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UP Faction Leader MP Rolando Brison's presentation at IPKO.

rbrison04052022PHILIPSBURG:--- Protocol having been established, I would like to simply say good afternoon, goede middag, bon tardi, to all of you here with us today and viewing online.

It is an honor for me to on behalf of the host country and Sint Maarten delegation at this IPKO to give you a presentation today on the State of Affairs of Sint Maarten.

I would like to pause here to mention MP William Marlin, a veteran politician and mentor to many of us in Parliament, myself included, who is not with us today due to a medical procedure abroad but sends his warmest regards to you all. Wishing you a speedy recovery William, and hurry up come back so you can come back to cooking that delicious pig foot souse.

This presentation consists of 2 parts. Part 1 will focus mainly on what has transpired at the Parliament of Sint Maarten since the last IPKO and the 2nd part will focus on recent developments, finances, economic development, Covid 19, and COHO.  

Part 1: State of Affairs Parliament of Sint Maarten

 Members of Parliament 2020-2024 and Committees

Since the last IPKO, the Parliament of Sint Maarten currently consists of 7 factions, namely the National Alliance, the United Peoples Party, the United St. Maarten Party, the Party for Progress, and the United Democrats, independent Member Mr. C.T. Emmanuel, and independent Member Mr. A.E. Arrindell. The Parliament now also has a substitute Member in the person of Mr. C.E. Brownbill.  

We have seen an increase in the activities of the Permanent and Ad Hoc Committees of Parliament. The Committee of Justice is currently having in-depth discussions and proposals on the draft Penal Procedure Code and the Committee for Constitutional Affairs and Decolonization hosted its first expert round table panel discussion on the Kingdom Charter. Other committees have been very active such as the education committee meeting with education and youth stakeholders, the district councils committee where we hear from the community councils directly, finance committee which is the main point of contact with CFT, Central Bank of Curacao and St. Maarten and the Banker’s association, the integrity committee that is working on a draft code of conduct, health and labor committee that has had various initiatives laws explored and discussed including a senior benefits law and national health levy, among many others.

The Ad Hoc Committee New Parliament Building envisions in the not too distant future have its own building, as opposed to renting the building as we do now. This is seen as more effective to finance a mortgage locally than to continue paying rent.

 Legislation, Amendments and Motions etc.

After much deliberation, the Budget of Country Sint Maarten for 2022 was accepted on January 24, 2022, with a deficit of 124.1 million guilders. There was much debate regarding the manner in which the handling of the Budget 2022 took place. This stemmed from the fact that no approval had been received for deviation from the budget standards prior to its approval as stipulated in the Kingdom Financial Supervision, for which a request was made.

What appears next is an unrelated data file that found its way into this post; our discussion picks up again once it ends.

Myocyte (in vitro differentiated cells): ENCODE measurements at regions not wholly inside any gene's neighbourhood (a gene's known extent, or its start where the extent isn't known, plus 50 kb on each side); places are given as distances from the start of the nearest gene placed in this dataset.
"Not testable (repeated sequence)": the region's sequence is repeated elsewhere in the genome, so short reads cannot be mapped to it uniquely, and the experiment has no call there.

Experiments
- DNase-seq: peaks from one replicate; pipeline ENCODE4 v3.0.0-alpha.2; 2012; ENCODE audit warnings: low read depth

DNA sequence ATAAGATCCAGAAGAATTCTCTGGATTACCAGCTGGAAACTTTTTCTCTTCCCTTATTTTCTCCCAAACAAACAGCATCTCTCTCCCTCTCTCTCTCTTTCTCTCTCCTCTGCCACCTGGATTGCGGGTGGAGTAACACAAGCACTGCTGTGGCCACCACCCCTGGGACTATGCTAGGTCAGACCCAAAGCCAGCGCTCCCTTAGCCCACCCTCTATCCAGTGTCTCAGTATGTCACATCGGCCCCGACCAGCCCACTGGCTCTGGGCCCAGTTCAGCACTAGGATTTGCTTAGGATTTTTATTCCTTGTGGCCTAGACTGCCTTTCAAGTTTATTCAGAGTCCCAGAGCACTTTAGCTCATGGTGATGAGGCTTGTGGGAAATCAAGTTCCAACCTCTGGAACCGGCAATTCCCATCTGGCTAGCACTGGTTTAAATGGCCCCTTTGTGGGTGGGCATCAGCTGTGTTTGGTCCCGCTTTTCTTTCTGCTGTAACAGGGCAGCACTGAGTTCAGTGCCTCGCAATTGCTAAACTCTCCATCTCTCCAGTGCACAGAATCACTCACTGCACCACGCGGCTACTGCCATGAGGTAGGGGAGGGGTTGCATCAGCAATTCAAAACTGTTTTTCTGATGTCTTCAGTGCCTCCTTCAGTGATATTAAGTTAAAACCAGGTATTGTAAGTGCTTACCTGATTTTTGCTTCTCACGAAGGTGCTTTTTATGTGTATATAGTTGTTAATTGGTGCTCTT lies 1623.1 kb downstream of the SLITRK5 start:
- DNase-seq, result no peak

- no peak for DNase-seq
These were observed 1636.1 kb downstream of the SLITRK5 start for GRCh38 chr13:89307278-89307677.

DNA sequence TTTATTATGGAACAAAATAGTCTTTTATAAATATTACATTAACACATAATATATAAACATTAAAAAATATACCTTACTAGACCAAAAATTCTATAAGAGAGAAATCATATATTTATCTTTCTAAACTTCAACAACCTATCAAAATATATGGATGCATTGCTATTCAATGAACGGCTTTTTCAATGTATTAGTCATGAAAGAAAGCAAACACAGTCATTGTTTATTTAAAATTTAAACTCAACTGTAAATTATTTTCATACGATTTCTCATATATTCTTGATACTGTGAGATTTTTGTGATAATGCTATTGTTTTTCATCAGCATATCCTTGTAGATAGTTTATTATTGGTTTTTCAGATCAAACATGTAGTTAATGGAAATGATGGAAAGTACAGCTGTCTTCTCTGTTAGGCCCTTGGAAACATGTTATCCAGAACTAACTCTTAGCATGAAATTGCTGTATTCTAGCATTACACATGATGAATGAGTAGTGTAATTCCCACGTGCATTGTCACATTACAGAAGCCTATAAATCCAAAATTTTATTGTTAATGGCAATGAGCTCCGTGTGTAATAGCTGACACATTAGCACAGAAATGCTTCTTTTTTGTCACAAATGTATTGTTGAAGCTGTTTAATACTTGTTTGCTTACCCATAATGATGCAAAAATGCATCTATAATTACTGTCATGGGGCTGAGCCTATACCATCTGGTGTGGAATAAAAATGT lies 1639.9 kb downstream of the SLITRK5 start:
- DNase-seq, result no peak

However, the Budget for 2022 was accepted by Parliament and subsequently published by Government on March 30, 2022.

During the handling of Budget 2022, 9 motions were tabled and passed. These motions touched on topics such as promoting the culture and heritage of Sint Maarten, sports, the feasibility of the implementation of a late fee for motor vehicle tax, and filling critical vacancies at the government. There was also a motion recognizing Esports as a legitimate form of sports, which is a growing phenomenon in all our countries. And CBCS facilitates with the creation of consumer banking laws, with the motion acknowledging in its considerations that:
“The banks and their policies have become increasingly cumbersome for banking consumer”. There have also been various amendments presented by MPs to various laws including the national budget. The parliament continues to be very engaged in fulfilling its function as co-legislator, by means of motions and amendments.

Part 2: Recent developments on Sint Maarten  

Sint Maarten was hit by hurricane Irma in September 2017. However, during your stay in Sint Maarten, you would have noticed that there is still much construction to be done. As a matter of fact, the first thing you would have seen is our Airport, still “under construction” since 2017. It is noteworthy that Schiphol is involved in the reconstruction of the airport, as per the agreements made for the financing of the reconstruction.

The Trust Fund that was established in April 2018 is still in place, and the National Recovery Program Bureau, by National Decree, the Government extended the working time of the Temporary National Ordinance National Program Bureau Reconstruction by two years per March 30, 2022.

You will learn more about the trust fund and the activities during your work visit this week. However, it does appear that the general sentiment amongst the population of Sint Maarten is that the entire bureaucratic process that was chosen for the disbursements of the recovery funds with regard to the aftermath of the hurricanes Irma and Maria has not yielded satisfactory results.

Finance and economy